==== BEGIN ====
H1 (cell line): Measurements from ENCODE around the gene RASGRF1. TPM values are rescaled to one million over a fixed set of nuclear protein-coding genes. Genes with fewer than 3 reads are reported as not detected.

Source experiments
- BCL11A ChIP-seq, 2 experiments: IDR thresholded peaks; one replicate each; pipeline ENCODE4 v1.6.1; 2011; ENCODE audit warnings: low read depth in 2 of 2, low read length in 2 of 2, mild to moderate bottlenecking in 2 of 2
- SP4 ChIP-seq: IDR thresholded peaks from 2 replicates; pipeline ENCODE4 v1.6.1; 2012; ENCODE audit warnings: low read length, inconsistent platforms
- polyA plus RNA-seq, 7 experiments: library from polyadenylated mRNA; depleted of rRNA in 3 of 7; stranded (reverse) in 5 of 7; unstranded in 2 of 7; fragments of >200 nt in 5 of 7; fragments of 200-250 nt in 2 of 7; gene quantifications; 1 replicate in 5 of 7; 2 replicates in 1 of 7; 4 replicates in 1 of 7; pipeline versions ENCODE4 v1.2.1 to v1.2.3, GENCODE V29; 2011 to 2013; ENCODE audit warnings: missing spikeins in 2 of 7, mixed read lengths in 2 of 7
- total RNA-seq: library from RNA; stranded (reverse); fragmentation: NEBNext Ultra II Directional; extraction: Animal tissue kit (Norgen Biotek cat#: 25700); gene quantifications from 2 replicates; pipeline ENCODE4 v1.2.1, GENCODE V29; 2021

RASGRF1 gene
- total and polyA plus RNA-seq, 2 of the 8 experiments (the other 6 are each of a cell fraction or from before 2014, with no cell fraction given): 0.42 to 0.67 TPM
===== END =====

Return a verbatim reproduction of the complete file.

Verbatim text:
H1 (cell line): Measurements from ENCODE around the gene RASGRF1. TPM values are rescaled to one million over a fixed set of nuclear protein-coding genes. Genes with fewer than 3 reads are reported as not detected.

Source experiments
- BCL11A ChIP-seq, 2 experiments: IDR thresholded peaks; one replicate each; pipeline ENCODE4 v1.6.1; 2011; ENCODE audit warnings: low read depth in 2 of 2, low read length in 2 of 2, mild to moderate bottlenecking in 2 of 2
- SP4 ChIP-seq: IDR thresholded peaks from 2 replicates; pipeline ENCODE4 v1.6.1; 2012; ENCODE audit warnings: low read length, inconsistent platforms
- polyA plus RNA-seq, 7 experiments: library from polyadenylated mRNA; depleted of rRNA in 3 of 7; stranded (reverse) in 5 of 7; unstranded in 2 of 7; fragments of >200 nt in 5 of 7; fragments of 200-250 nt in 2 of 7; gene quantifications; 1 replicate in 5 of 7; 2 replicates in 1 of 7; 4 replicates in 1 of 7; pipeline versions ENCODE4 v1.2.1 to v1.2.3, GENCODE V29; 2011 to 2013; ENCODE audit warnings: missing spikeins in 2 of 7, mixed read lengths in 2 of 7
- total RNA-seq: library from RNA; stranded (reverse); fragmentation: NEBNext Ultra II Directional; extraction: Animal tissue kit (Norgen Biotek cat#: 25700); gene quantifications from 2 replicates; pipeline ENCODE4 v1.2.1, GENCODE V29; 2021

RASGRF1 gene
- total and polyA plus RNA-seq, 2 of the 8 experiments (the other 6 are each of a cell fraction or from before 2014, with no cell fraction given): 0.42 to 0.67 TPM